The National Security Agency (NSA) recently issued a warning about 25 patchable bugs that are being leveraged by Chinese hackers to infiltrate American networks. The vulnerabilities apparently affect products that are mostly used for external web services or remote access.
Chinese hacking threat
“NSA is aware that National Security Systems, Defense Industrial Base, and Department of Defense networks are consistently scanned, targeted, and exploited by Chinese state-sponsored cyber actors… NSA recommends that critical system owners consider these actions a priority, in order to mitigate the loss of sensitive information that could impact U.S. policies, strategies, plans, and competitive advantage,” the agency said, as reported by Cyberscoop.
The NSA’s Common Vulnerabilities and Exposures (CVE) list includes a wide range of domain controllers as well as application and email servers. The commonality among them is that the hackers resort to tools to manage connections between networks and the Internet.
The NSA points out that a big portion of the vulnerabilities can be exploited by hackers using tools that are freely available on the Internet. Most of the CVEs have already been identified within the last two years. Migration strategies and patches for all 25 security flaws already exist. The only thing left to do is for the affected entities to install the patches from their vendors.
The importance of the NSA revelation lies in the exposé that the Chinese government is actively backing hackers to break into the networks of the Department of Defense, national security systems, and America’s defense industrial base. Anne Neuberger, the director of the NSA Cybersecurity Directorate, notes that even though patching the security flaws can be hard, the agency’s exposé of the vulnerabilities will allow cybersecurity professionals to quickly secure their systems.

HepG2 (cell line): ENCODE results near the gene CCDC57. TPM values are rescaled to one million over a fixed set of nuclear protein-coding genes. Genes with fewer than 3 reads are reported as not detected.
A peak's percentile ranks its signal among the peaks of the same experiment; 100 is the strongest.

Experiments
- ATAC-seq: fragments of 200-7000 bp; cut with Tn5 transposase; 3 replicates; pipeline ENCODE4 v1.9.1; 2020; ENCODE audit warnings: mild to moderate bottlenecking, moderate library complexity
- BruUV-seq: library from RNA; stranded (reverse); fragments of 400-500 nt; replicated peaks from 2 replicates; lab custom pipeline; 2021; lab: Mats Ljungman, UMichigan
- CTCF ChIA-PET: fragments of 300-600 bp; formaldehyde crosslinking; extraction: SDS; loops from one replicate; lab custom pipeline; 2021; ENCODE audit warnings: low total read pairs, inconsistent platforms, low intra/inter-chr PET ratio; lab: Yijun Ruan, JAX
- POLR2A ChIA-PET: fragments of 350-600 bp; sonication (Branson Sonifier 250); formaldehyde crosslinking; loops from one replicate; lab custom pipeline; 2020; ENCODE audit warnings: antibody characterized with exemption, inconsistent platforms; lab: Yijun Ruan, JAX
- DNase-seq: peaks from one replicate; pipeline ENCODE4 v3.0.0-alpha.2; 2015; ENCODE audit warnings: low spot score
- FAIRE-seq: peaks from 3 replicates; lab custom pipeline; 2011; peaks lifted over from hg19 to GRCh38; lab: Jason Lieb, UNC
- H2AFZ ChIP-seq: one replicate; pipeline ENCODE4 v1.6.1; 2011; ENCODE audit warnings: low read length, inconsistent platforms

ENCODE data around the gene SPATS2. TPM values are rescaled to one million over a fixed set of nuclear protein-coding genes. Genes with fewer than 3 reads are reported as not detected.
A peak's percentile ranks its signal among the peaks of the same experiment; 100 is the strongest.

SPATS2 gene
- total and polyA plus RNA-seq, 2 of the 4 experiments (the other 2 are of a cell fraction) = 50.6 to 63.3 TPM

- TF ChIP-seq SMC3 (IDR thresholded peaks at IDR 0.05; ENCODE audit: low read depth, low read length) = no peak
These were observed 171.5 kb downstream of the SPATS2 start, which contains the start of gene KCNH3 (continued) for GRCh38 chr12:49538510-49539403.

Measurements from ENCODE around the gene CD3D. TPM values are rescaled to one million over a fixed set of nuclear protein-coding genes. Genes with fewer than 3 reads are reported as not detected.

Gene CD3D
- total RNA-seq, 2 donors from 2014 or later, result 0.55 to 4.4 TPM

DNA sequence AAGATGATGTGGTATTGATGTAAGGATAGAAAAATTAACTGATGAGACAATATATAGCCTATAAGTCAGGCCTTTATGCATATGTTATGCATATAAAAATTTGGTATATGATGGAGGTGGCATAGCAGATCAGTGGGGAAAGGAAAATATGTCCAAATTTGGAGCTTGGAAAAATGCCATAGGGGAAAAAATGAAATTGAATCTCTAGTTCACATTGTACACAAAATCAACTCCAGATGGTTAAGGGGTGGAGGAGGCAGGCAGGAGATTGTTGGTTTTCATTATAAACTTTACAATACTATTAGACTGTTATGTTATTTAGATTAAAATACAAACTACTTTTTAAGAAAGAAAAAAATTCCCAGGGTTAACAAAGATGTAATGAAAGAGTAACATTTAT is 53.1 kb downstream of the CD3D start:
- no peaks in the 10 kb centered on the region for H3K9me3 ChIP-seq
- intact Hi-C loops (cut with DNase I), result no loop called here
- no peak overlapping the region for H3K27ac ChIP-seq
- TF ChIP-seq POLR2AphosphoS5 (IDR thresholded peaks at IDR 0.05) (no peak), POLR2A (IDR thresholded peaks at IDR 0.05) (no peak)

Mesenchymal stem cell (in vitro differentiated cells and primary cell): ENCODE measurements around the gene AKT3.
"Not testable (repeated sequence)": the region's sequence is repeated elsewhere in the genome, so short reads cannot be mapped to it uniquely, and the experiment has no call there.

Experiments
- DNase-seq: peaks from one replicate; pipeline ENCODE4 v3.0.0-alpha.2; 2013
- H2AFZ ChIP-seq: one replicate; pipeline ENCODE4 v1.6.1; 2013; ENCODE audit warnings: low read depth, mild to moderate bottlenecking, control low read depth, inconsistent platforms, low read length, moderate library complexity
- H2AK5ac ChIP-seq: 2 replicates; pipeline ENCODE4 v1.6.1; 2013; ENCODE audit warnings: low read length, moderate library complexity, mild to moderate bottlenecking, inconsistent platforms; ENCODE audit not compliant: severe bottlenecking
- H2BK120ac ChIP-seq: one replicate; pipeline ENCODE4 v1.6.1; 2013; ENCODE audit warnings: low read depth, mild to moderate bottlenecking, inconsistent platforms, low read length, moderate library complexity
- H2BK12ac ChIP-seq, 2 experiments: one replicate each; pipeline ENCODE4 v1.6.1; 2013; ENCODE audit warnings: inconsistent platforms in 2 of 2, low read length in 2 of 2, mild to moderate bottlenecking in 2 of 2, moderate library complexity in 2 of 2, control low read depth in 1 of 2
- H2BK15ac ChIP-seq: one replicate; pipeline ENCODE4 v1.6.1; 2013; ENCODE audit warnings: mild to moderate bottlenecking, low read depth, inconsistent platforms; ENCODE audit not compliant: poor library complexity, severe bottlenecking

In March, Firefly Research warned that Chinese state-sponsored hackers were targeting American business sectors like manufacturing, transportation, healthcare, petrochemical, telecommunications, and finance.
In September, the Department of Defense released its 2020 report to Congress, specifically highlighting the growing threat of Chinese hackers. The report warned that the stolen information could allow China’s People’s Liberation Army cyber forces to construct an operational picture of America’s military disposition and capabilities, logistics, and defense networks.
The PLA will be able to use this information against the U.S forces during a crisis. In the same month, the U.S. Justice Department had charged 5 Chinese nationals with hacking more than 100 companies and organizations in the United States and other nations.
US election and hackers
The U.S. presidential election has attracted a large number of hackers, not just from China, but also from Russia and Iran. The U.S. Cyber Command has been keeping track of such malicious foreign hackers even before the election began, something that is expected to continue after the final vote has been cast.
Some of the activities of Russian actors have apparently resulted in incidental contact with the U.S election infrastructure. China and Iran have been conducting disinformation campaigns in the United States. Security officials have warned American citizens to remain calm during the election period. Cyber Command is responsible for the U.S. military’s defensive and offensive operations online. It was largely kept on the sidelines. But from 2018, the Cyber Command became more aggressive in its operations.